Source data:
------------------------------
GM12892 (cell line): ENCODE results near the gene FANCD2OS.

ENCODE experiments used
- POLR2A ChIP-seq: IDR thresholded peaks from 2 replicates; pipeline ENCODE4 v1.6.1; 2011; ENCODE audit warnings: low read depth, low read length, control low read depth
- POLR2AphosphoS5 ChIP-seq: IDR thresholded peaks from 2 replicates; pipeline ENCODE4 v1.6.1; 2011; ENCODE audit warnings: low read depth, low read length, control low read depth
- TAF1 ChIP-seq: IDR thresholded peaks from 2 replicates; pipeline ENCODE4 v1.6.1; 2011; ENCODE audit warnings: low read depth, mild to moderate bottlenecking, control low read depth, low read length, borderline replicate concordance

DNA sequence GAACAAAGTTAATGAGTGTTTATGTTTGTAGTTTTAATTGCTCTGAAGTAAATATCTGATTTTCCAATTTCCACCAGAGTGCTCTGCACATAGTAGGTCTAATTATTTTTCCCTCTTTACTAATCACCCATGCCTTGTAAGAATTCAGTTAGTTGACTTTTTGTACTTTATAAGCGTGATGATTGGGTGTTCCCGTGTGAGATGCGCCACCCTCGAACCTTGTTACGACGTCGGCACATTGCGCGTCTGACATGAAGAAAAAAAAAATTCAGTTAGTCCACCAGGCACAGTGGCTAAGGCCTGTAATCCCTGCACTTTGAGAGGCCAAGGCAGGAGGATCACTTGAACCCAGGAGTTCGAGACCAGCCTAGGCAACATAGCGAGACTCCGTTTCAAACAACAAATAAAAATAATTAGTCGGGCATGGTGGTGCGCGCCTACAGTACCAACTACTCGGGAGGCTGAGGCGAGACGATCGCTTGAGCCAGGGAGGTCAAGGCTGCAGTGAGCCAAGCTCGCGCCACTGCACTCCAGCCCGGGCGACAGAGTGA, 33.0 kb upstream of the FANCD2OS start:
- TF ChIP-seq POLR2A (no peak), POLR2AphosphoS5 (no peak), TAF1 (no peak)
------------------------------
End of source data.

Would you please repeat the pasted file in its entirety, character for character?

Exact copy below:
GM12892 (cell line): ENCODE results near the gene FANCD2OS.

ENCODE experiments used
- POLR2A ChIP-seq: IDR thresholded peaks from 2 replicates; pipeline ENCODE4 v1.6.1; 2011; ENCODE audit warnings: low read depth, low read length, control low read depth
- POLR2AphosphoS5 ChIP-seq: IDR thresholded peaks from 2 replicates; pipeline ENCODE4 v1.6.1; 2011; ENCODE audit warnings: low read depth, low read length, control low read depth
- TAF1 ChIP-seq: IDR thresholded peaks from 2 replicates; pipeline ENCODE4 v1.6.1; 2011; ENCODE audit warnings: low read depth, mild to moderate bottlenecking, control low read depth, low read length, borderline replicate concordance

DNA sequence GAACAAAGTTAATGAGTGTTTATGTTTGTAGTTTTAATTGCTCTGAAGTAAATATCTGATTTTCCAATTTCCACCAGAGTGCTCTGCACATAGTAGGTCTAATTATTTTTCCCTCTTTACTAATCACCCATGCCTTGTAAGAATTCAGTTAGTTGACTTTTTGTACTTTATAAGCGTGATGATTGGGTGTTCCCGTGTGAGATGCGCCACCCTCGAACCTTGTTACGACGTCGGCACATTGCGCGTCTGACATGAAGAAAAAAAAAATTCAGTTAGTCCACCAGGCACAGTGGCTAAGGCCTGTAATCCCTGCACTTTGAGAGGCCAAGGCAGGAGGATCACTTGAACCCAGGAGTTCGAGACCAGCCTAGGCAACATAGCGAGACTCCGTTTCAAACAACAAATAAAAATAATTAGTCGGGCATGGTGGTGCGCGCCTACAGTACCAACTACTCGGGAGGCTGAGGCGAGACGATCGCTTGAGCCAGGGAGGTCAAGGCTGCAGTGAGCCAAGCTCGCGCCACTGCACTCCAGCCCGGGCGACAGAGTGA, 33.0 kb upstream of the FANCD2OS start:
- TF ChIP-seq POLR2A (no peak), POLR2AphosphoS5 (no peak), TAF1 (no peak)